True, but it works against us at times. We want to buy cheap stuff from
Asian countries then bitch because it is metric. The little
manufacturing we have left wants to sell to other countries then bitch
because they don't buy our products because they are not metric.
It is not always about being forced, it is about being sensible to
Used to buy from a local hydraulics shop when we had older US made
machines. Starting in 1989 we added metric. When we needed something
for them, the guys at the shop said "if its metric, you're on your own".
They went out of business keeping strong traditions.
That's also a type of forcing but it's more nearly free will as being
your choice to continue to play in the game as opposed to being told by
a central government that as of tomorrow all road signs (say) will be in
km, not miles...that, as we've seen, did _not_ succeed in US owing
mostly I think to the above general tendency of American psyche being
resistive of direct edict.
Any manufacturing that is exporting anything with compatibility issues
has already converted and I posit the hydraulic shop of which you speak
wouldn't have lasted for other reasons besides simply non-SAE hose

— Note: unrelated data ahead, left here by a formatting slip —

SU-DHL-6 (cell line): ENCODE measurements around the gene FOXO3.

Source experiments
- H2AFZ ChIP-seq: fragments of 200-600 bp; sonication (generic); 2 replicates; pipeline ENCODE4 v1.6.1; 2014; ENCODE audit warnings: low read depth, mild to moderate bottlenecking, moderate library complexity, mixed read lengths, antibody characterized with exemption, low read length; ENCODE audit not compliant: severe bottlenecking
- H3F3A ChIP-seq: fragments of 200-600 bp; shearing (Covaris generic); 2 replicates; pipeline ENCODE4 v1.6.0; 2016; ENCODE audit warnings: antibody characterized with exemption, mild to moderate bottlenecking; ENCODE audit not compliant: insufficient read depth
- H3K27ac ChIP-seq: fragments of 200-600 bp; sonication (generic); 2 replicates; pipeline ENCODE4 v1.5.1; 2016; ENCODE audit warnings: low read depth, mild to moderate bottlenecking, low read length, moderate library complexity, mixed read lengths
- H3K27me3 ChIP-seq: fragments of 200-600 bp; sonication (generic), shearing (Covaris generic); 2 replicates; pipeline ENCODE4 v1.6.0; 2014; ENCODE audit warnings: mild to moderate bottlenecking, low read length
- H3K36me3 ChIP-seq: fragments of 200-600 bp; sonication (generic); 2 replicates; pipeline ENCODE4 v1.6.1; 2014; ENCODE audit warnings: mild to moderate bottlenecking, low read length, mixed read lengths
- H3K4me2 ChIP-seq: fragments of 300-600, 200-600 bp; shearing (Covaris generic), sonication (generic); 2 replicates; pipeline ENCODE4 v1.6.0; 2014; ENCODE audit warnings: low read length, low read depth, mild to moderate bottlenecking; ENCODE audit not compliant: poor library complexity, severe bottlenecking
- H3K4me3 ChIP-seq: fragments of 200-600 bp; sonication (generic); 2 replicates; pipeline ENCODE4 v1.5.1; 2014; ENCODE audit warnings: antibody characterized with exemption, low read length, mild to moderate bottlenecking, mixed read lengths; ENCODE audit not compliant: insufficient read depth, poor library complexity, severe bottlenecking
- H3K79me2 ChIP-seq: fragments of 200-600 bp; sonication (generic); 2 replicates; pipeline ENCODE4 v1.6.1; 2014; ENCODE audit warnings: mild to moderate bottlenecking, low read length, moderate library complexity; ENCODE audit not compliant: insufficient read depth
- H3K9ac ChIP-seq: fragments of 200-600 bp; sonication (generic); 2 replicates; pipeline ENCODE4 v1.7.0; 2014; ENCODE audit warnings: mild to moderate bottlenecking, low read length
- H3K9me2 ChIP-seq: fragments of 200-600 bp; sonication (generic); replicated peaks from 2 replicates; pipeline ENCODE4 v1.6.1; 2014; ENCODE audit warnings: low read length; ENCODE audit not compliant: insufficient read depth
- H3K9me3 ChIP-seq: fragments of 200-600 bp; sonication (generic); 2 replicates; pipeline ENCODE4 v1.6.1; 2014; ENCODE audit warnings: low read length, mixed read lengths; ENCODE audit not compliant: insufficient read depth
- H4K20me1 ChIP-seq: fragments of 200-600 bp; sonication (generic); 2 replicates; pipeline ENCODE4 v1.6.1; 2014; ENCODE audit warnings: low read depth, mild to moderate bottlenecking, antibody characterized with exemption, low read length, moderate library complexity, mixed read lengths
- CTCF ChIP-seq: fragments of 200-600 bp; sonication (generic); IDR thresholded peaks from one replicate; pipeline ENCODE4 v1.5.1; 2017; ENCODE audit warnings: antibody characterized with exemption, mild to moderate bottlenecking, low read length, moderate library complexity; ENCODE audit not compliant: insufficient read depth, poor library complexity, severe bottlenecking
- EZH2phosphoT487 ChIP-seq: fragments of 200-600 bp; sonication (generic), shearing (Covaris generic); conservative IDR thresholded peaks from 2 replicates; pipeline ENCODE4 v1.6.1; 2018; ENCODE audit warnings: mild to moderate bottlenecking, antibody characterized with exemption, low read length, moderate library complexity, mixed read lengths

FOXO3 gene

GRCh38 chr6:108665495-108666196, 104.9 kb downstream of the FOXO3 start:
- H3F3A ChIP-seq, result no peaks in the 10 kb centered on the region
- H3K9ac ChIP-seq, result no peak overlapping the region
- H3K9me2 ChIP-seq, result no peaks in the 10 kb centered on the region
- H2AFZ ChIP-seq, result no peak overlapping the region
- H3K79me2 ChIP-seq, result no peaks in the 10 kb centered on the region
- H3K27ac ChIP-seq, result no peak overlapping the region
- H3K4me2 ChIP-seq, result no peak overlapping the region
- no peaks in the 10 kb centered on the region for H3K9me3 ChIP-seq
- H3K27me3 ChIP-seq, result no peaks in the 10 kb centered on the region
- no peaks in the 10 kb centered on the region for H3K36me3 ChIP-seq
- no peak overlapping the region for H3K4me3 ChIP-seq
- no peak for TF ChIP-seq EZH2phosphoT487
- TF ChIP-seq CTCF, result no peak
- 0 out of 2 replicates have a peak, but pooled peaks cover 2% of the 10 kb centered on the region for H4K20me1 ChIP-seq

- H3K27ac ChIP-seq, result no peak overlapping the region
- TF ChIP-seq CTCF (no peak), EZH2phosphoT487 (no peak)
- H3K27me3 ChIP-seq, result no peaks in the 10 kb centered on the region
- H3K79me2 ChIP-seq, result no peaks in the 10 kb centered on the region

fittings as there are a seemingly unlimited number of those. A link
There's a couple of other factors that come into play on
that particular example.
One is that, someone who's grown up with a given system
developes facility at estimating in that system, so US
drivers can estimate distances in miles, and not in km,
and so naturally resisted the more "difficult" system.
The other is the random coincidence that highway speed
works out to roughly 60mph (this was particularly true
when they tried metric roads, since the double-nickle was
in effect). Since our time system works on an increment
of 60, that's mile-a-minute, and you can easily figure
how long it'll take to get somewhere. 100kph doesn't
work out that way.
Fortunately, no-one has seriously suggested metric time.